Using the two rotating dials to select the powertrain and handling settings can change the nature of the car. In terms of ride there is little difference between comfort and sport, and if anything I had more fun in comfort, but track will shake your teeth out. And the sound? Well, like all McLarens (as far as I’m concerned) it sounds fine, nothing incredible. They have included more sound deadening in the GT than its siblings, but not as much as you might expect in the average continent cruiser. That was a conscious decision say McLaren, and it allows some of the mechanical noise of the V8 mounted a few inches behind your back into the cabin, so your drive is constantly sound-tracked by that V8.
The McLaren GT’s trump card is its interior. McLaren might not have always gotten the bit inside their cars quite right, but they’ve nailed it here. Especially with this car, finished in brown leather, and when I say finished, it’s more the beginning middle and end, because it’s everywhere – all part of the optional Luxe Pack, which will set you back £9,900. It really is top notch inside the GT, from the seats, which are in the running for some of the most comfortable car seats I’ve ever sat in (and are part of that Luxe Pack), to the upright infotainment system (mounted in a way that oddly reminds me of Volvo’s mid-2000s floating dash concept), it’s all laid out much better than you might expect from what is ostensibly a supercar. Perhaps this is where the McLaren’s GT credentials come through – you could quite easily spend several hours in this wafting across the continent, without feeling too knocked about.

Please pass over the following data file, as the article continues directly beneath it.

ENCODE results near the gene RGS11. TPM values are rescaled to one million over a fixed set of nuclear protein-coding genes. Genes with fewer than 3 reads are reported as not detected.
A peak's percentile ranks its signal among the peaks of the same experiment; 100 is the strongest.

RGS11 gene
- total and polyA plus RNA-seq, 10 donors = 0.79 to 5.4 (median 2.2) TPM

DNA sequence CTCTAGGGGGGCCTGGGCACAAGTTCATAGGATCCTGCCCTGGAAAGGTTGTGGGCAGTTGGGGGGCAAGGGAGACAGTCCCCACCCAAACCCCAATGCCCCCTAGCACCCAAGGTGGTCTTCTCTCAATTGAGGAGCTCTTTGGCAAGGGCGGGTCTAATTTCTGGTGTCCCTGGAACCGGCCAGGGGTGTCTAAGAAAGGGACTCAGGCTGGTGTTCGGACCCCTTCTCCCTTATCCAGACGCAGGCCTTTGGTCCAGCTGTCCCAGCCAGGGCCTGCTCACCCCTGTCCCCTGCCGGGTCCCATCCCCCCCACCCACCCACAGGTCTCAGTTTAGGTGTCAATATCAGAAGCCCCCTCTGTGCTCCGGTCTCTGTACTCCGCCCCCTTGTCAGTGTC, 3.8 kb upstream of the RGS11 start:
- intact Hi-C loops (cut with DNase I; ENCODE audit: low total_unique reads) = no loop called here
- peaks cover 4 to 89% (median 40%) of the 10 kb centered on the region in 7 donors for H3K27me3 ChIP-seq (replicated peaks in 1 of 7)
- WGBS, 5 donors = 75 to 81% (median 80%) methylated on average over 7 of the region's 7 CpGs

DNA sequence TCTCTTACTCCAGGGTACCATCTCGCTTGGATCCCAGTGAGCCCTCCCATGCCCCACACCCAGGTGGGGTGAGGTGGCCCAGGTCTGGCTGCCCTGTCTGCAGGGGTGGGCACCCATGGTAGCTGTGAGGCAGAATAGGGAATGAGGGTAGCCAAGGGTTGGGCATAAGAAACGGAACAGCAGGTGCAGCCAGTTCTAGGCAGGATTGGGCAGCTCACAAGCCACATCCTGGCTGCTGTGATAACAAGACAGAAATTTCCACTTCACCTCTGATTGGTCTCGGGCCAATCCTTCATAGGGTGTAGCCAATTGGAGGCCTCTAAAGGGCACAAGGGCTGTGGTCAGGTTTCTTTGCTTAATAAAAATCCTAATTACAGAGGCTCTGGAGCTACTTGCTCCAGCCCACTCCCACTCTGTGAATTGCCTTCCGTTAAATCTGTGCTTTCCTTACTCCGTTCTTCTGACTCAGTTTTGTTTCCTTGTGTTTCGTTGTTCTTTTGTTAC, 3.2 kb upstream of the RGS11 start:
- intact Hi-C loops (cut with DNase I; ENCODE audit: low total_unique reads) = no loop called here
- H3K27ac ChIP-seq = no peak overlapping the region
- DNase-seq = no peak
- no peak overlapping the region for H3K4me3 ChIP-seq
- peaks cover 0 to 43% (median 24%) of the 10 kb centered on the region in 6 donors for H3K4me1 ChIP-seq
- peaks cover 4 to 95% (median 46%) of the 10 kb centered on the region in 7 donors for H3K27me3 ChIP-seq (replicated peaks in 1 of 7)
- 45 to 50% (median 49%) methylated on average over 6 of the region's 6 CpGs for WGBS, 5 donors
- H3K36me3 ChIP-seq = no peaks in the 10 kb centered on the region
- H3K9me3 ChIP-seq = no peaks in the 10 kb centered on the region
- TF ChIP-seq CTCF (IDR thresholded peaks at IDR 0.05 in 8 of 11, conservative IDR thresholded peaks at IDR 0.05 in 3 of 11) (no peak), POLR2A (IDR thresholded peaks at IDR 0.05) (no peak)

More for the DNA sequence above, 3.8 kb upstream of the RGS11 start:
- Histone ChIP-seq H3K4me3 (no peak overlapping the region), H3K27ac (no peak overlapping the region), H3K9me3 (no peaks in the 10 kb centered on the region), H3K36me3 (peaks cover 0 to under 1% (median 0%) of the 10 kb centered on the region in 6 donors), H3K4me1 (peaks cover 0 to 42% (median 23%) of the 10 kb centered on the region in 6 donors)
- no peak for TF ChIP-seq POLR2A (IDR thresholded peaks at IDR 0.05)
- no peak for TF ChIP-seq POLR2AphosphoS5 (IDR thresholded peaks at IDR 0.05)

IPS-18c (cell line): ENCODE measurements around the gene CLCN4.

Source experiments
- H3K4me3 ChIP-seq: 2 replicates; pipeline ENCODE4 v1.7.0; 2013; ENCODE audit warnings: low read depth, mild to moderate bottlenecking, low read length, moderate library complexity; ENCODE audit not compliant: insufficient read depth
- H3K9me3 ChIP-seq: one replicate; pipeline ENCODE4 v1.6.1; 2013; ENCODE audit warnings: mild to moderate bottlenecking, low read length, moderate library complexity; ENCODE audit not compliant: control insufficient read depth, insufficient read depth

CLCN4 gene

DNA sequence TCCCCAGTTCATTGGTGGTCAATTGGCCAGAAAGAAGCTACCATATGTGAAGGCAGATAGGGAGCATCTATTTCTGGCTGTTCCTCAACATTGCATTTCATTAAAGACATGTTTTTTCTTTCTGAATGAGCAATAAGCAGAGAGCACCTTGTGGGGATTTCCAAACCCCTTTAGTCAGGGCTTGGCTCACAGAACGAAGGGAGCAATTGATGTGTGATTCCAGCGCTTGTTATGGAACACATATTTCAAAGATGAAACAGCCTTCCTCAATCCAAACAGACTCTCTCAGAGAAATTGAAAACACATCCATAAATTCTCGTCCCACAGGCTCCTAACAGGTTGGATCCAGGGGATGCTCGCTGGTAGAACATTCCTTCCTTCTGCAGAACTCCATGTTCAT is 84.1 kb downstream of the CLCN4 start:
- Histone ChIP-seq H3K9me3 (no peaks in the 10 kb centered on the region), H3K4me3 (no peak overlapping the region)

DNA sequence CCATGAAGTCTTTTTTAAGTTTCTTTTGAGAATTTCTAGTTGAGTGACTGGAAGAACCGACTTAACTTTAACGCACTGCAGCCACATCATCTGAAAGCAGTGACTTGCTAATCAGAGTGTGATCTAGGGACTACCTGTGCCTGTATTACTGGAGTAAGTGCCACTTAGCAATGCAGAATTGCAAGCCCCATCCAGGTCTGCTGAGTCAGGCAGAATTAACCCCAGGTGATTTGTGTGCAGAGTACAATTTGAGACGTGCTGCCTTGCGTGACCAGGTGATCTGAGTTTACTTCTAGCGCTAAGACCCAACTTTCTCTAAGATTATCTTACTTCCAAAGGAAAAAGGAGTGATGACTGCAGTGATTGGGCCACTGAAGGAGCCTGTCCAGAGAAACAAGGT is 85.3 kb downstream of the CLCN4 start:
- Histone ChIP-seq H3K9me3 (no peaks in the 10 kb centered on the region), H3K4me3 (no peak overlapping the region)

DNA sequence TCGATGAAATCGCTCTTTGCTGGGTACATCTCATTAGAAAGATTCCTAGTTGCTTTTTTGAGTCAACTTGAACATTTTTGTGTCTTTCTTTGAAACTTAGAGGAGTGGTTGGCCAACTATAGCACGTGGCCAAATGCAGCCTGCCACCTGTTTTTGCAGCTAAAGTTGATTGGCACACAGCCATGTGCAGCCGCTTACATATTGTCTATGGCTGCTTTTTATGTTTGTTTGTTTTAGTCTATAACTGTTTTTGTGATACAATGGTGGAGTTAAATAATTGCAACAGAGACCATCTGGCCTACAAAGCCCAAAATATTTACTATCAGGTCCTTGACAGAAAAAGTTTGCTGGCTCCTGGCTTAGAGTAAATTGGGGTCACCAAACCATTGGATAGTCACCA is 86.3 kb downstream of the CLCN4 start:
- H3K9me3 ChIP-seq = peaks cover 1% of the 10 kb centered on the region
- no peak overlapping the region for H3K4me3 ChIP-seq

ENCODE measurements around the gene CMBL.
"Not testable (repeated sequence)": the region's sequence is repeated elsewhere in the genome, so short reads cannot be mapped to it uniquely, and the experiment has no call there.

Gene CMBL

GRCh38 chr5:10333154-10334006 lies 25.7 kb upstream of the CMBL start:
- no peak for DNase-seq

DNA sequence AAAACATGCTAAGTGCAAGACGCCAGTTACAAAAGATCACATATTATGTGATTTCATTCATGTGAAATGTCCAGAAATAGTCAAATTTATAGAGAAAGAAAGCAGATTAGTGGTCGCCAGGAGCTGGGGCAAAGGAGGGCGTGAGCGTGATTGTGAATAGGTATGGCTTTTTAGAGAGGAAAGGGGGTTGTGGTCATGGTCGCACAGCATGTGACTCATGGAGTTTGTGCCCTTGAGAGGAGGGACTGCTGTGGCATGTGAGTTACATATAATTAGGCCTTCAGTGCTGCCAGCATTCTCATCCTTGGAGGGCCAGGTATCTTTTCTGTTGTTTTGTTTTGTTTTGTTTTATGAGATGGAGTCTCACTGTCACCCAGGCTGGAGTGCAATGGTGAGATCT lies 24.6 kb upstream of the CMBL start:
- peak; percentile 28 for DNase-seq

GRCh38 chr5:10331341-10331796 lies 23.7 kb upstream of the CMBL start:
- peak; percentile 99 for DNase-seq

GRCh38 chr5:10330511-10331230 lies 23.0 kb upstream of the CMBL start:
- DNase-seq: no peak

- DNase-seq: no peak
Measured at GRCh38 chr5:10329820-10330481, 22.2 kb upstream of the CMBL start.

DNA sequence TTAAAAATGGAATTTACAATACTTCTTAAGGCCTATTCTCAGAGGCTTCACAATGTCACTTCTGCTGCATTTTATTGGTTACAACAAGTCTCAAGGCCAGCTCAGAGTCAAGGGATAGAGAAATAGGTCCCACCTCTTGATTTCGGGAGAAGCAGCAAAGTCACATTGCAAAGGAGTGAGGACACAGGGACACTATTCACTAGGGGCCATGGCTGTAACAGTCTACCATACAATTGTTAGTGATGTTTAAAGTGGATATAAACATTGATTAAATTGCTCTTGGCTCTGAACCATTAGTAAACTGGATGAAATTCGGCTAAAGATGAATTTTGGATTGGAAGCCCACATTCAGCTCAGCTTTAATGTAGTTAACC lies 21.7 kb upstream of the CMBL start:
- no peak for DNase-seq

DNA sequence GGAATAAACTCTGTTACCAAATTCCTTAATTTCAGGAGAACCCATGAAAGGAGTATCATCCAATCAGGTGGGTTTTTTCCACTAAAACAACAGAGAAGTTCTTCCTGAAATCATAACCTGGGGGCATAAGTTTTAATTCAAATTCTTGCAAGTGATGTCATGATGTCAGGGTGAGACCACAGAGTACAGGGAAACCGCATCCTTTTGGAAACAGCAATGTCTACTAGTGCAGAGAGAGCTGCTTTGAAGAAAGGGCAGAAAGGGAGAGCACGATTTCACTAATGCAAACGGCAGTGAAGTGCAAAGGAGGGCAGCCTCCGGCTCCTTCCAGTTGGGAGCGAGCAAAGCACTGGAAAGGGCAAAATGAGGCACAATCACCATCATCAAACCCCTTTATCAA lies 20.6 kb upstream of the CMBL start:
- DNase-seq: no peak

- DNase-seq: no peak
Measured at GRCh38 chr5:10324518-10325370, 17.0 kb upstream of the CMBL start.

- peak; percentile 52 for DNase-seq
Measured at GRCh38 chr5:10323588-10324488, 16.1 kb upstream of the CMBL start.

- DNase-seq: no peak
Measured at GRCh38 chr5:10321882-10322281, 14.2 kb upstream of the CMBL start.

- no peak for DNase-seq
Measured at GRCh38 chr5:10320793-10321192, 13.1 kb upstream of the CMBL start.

There’s also lots of nice touches, from the sculpted speakers, which in some cases mimic the McLaren logo, and in others just continue the flow of the dash, to the red lighting around the McLaren badge and set into the door. Even small things like the movement of the glovebox, it’s all excellent. In fact, perhaps the only downside in here is the positioning of the pedals. Despite there being only two they are very close, to the point that if you have a wider foot and hit the brake, you run the risk of grabbing the throttle. It feels perfectly set out for heel-and-toe, but there will never be a clutch pedal.
Technology and Features
It’s loaded, but that is partly due to this car’s Luxe Pack – which adds the powered seats, power adjusted steering column, ambient lighting and more – and Practicality Pack (£3,750) – the rear view camera (which is positioned right on the dash, making it useless for reversing with any lock), electric tailgate, rear parking sensor and folding mirrors. Also options are those ceramic brakes, 15-spoke alloys, the paint (that’s £4,000), sports exhaust, any carbon you see and the Bowers & Wilkins speaker system. So what is standard? Well, you get that engine, the infotainment system including Sat-Nav, Bluetooth, hill hold, keyless entry and go and an alarm.
We have to mention the name. Sorry McLaren, you chose the wrong name, it’s just not a GT. But we should focus on the car that it is, which is an everyday supercar.
The GT has two very different personalities. There’s the quiet , comfortable around town cruiser with ample space for a couple of bags (but not your golf clubs). And there’s the absolutely bonkers supercar, which pulls itself into some kind of hyperspace at 6,000rpm and which is guaranteed to put a smile on your face. That dual ability sets it apart from most supercars, all of which are usable day-to-day in 2020, but none of which are quite so calm, or have quite so much space as the GT. If this is the entry point to the McLaren world for many it’s a very good start. Your only question is whether you can part with £163,000 for the base model.
This score is an average based on aggregated reviews from trusted and verified sources.
4.0-litre twin-turbocharged V8
620PS (612bhp) @ 7,500rpm
630Nm (4654lb ft) @ 5,500-6,500rpm
Seven-speed double-clutch, rear-wheel-drive
£163,000 (£220,540 as tested)
Reviewed by Ben Miles